In my own life, I experienced what some might call an “unexpected” pregnancy. My husband and I laugh because we practice Natural Family Planning (NFP), the methods promoted by the Church to achieve or postpone pregnancy, and nothing is really an unexpected pregnancy. We knew the night we conceived our son that there was a very slight chance I could get pregnant. We took our chances, even though we did not feel ready at the time to become parents. The night before I took the pregnancy test, I remember feeling panicked. My mind was swirling. I was only 25. I had just started my career five months prior. However, my moment of panic didn’t last long. After I prayed and composed myself, the next morning I excitedly walked to CVS to grab a pregnancy test. I now realize my initial thoughts were a result of the “you can’t” mentality society tells women – not the “you can” mentality.
There is nothing I would rather write about at this point in my life than this – babies and dreams. I want women to know that they can succeed, even if they have an unexpected pregnancy or have big career dreams and want a family. Yes, it’s hard. Yes, there have been moments when I’ve asked myself how it’s possible to be a working mom, to juggle everything. I have been stretched beyond limits I previously thought couldn’t be stretched. But that’s the amazing thing about it. I have been stretched beyond my previous limits. I have grown. I have conquered.
And my story doesn’t end after the birth of my son! Since having my son, I accepted my dream job (at this stage in my career) as a Health Policy Analyst at a social policy research firm. Having a baby makes you realize you don’t have all the time in the world. So rather than wait longer to apply to this job, I went for it! I also have become a super efficient, productive employee (as daycare only goes from 8 am to 5 pm). There is actually a saying in the workforce that if you want something done, give it to a working mom! Most importantly, I have grown in my relationship with our Lord leaps and bounds and come to realize what’s truly important in life – relationships and family.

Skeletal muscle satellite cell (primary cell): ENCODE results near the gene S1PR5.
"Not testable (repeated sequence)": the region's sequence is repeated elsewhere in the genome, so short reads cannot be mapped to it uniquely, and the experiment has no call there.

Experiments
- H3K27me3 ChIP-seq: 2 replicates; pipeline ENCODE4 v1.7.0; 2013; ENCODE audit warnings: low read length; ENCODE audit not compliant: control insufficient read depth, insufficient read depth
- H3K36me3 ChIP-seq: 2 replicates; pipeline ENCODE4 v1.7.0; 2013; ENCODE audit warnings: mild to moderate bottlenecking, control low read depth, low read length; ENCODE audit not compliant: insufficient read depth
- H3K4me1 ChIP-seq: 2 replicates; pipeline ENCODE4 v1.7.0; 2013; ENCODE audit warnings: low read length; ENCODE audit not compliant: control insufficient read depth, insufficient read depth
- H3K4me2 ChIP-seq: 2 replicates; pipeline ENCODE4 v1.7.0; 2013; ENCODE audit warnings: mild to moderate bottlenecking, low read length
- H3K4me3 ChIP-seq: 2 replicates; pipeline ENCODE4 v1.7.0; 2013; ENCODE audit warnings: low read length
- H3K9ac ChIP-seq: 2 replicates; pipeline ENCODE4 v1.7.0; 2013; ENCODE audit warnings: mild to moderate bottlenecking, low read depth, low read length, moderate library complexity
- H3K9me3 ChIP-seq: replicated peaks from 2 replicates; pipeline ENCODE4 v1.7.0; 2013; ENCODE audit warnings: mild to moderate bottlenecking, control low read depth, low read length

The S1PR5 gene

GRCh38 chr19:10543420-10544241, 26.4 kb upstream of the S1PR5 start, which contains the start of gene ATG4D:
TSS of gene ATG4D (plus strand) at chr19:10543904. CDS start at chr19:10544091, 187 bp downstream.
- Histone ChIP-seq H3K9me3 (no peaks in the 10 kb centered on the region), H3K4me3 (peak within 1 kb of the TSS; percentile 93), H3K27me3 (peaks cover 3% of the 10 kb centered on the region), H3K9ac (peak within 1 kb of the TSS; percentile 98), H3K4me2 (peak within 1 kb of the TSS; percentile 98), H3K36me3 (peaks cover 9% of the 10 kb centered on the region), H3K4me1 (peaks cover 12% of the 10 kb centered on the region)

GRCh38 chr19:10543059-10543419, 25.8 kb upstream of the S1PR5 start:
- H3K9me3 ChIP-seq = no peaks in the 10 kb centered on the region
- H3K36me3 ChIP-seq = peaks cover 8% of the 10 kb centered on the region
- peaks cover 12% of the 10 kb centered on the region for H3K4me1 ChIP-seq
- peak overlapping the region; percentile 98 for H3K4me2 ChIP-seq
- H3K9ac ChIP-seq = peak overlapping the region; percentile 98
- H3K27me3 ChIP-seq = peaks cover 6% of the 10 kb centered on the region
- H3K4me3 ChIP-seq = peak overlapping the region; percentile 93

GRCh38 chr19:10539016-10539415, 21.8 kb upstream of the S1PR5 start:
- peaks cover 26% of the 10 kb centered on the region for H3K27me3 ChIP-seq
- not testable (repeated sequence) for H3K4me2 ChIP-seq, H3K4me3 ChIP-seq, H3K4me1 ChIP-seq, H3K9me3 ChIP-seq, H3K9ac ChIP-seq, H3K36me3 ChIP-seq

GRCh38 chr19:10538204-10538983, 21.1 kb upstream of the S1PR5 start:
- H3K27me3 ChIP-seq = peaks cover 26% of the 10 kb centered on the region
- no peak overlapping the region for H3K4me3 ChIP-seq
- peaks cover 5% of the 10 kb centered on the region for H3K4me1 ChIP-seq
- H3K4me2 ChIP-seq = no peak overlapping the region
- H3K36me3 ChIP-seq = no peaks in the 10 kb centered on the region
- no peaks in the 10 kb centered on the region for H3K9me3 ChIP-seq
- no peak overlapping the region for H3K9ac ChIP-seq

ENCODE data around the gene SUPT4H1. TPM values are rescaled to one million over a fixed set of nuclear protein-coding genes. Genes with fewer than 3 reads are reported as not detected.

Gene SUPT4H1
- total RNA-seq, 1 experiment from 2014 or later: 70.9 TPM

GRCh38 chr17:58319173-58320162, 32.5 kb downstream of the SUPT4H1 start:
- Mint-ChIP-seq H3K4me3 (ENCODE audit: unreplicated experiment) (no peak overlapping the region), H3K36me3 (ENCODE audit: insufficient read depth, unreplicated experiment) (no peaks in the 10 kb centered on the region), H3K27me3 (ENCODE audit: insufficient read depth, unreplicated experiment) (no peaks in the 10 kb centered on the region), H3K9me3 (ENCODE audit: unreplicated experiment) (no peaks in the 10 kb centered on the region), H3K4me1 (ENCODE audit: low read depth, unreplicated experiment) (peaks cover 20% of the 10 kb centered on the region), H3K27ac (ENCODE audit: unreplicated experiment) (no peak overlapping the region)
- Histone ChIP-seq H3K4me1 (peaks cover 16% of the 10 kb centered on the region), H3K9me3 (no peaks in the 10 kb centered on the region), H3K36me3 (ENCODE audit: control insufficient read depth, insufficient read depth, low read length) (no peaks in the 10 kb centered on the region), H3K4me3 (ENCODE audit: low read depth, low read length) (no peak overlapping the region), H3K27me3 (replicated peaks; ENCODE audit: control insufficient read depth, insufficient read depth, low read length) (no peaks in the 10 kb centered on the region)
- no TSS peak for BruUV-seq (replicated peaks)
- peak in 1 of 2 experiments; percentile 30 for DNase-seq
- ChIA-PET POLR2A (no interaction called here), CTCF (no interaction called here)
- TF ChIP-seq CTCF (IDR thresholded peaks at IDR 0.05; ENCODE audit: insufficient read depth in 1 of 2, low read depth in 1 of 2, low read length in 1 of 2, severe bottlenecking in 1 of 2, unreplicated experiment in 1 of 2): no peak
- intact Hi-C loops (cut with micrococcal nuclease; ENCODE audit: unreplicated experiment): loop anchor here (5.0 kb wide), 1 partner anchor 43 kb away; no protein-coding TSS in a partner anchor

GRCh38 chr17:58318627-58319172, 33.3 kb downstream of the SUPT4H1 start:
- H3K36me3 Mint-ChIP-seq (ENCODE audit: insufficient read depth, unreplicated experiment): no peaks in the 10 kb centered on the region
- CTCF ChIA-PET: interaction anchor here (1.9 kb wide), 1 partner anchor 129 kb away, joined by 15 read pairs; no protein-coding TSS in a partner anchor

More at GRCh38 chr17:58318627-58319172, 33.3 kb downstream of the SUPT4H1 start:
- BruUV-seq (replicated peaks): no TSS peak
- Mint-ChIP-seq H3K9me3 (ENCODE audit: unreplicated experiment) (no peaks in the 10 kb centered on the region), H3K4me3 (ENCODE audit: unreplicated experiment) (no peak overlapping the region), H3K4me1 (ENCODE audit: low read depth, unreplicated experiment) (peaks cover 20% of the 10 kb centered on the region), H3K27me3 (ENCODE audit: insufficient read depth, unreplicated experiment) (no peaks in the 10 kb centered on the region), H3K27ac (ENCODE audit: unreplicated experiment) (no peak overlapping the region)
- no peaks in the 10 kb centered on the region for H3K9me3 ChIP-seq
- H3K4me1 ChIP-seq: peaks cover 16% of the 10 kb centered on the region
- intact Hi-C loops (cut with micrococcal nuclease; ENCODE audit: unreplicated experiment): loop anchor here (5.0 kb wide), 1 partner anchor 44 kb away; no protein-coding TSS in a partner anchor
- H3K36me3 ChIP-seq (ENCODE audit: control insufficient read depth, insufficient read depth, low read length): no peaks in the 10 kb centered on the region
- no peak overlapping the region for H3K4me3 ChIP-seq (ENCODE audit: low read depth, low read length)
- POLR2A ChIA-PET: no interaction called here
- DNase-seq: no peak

To wrap up this blog post, I want you to think about God’s will for your life. To really, really think about it. You can even turn this time into prayer. Before I had Joseph, I was almost in a craze about “my career” and how I wanted to achieve X, Y, and Z. Now, with God’s grace, I try to put relationships first and trust in God’s plan for my life more than ever. I also am incredibly empowered as a working mama and know that I can.
I encourage you all to not let society weigh you down. Get married when you want! Have kids when you want! Let’s focus on changing the conversation to one that actually empowers women.
“She is clothed with strength and dignity and she laughs without fear of the future.” ~ Proverbs 31:25
“Blessed is she who has believed that the Lord would fulfill His promises to her.” ~ Luke 1:45
“God is within her; she will not fall.” ~ Psalm 46:5
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Raquel was born in Indiana and lived in the Midwest for 22 years. She is an alumna of Saint Louis University, and after getting married the summer after undergrad, journeyed out of the Midwest to pursue a Master of Public Health (MPH) at Yale University. She now lives in DC with her husband Quintin, son Joseph, and dalmatian Lilo and works as a Member Insights Associate for a healthcare company.